One of your most memorable TV roles was in The Lion, the Witch and the Wardrobe for ITV. You provided the voice of Aslan. What was that experience like?
“It was rather like doing a radio show because the sound was not done to the picture. The only time I got to meet the whole cast was during the read-through but we each recorded our own sections separately. The American producers didn’t like having an English cast so they re-recorded it with American actors for its US broadcast. I was retained though because they felt that God should have an English accent! The Americans also wanted me to use the word cordial as in juice and to pronounce it as cord-yall which is the American pronunciation as opposed to cord-ee-al which is the English way of saying it. I watched it recently with my grandchildren and that line just sticks out like a sore thumb because it isn’t how English people talk. It was nice though to be the only actor retained when the rest of the cast were replaced by Americans.”
Why do you think The Lion, the Witch and the Wardrobe has such an enduring appeal?
“It is because it works on two levels. It is a good children’s story but it is also a Christian parable of the crucifixion so that gives it an extra depth. It is one of those classic children’s stories with a great narrative and the other side of it is not immediately apparent to children but as a children’s story it is timeless.”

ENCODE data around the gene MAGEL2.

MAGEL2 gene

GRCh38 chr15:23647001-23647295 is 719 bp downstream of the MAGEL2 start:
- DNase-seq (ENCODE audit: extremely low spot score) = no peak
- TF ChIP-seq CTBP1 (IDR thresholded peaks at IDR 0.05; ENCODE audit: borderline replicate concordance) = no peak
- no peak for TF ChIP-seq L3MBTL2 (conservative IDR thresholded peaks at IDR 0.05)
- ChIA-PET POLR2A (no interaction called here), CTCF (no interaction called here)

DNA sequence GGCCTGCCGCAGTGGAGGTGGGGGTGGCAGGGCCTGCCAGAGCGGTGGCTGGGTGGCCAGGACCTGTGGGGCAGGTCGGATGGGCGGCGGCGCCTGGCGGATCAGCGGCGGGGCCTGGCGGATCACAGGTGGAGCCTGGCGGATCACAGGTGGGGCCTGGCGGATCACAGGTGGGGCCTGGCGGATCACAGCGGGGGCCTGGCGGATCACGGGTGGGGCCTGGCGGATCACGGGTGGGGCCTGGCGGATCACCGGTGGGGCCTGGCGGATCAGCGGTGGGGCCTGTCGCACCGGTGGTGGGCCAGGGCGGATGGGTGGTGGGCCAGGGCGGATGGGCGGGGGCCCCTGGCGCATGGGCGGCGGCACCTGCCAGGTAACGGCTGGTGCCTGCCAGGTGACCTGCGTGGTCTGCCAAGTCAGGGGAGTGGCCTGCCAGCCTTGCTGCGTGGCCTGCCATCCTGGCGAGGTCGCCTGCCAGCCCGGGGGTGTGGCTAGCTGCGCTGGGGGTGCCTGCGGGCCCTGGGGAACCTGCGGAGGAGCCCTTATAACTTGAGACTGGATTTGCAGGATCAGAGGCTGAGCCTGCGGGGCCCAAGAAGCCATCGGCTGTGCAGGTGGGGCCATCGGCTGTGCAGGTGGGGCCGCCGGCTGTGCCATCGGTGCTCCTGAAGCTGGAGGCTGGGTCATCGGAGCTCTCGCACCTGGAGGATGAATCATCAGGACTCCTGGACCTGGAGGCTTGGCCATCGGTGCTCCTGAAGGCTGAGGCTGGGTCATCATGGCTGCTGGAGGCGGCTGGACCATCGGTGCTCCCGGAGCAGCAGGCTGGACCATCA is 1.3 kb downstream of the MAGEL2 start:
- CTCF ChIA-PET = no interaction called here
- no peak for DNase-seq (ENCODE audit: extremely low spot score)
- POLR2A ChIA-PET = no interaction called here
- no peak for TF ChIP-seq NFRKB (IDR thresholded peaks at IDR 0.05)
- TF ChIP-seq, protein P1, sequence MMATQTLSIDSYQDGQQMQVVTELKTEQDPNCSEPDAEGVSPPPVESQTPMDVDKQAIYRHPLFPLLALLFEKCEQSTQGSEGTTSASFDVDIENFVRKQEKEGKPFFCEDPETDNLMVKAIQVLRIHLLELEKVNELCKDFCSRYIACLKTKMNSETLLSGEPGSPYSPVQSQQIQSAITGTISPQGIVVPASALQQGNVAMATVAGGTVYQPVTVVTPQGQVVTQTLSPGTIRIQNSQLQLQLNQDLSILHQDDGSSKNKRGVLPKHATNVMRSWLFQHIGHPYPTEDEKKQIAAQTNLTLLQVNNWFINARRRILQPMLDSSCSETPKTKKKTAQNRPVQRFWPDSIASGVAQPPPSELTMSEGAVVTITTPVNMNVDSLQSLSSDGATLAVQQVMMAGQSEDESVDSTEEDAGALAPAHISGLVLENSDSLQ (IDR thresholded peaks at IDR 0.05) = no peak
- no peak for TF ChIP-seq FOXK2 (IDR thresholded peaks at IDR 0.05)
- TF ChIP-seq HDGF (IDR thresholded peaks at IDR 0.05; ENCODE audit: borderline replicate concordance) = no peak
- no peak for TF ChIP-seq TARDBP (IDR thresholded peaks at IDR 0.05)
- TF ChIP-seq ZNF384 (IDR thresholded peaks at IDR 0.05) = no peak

Although you have played many memorable roles on TV, you are best known as a voice actor and you’ve spent many years working on the radio. How does radio work compare with TV work?
“It is great fun. You don’t have to learn all of the lines, which is nice. It is a medium that I love and I actually listen to the radio a lot. There is the old cliché that ‘radio has the best pictures’ and I like the fact that you have to do everything with your voice. The audience actually have to do a lot of the work and you can do things that you cannot do onscreen or on stage because the audience do not actually have to see it. If they hear on the radio that you dropped an atomic bomb then they believe it. On TV, you would have to have some major special effects to pull that off.
I also like the variety of radio because you have everything from Shakespeare to Pinter. The radio has been sadly diminished though. When I first joined the radio rep in the 1960s there were 45 people who were gainfully employed in it whereas now there are about six. The output of drama has been diminished because it has been deemed that people cannot concentrate for more than 45 minutes, which is rubbish because people can easily concentrate for an hour and a half. You can listen to the radio and do other things at the same time. Radio is thoroughly enjoyable though and I have had the chance to work with some wonderful people doing radio over the last 30 years.”
What projects do you have on the horizon?
“I am working on some unabridged audio books. I have already narrated about 400 audio books over the years so those keep me quite busy. I am also going to narrate a show about Evelyn Waugh in the Ashcroft theatre. So I am busy with that show and the audio books.”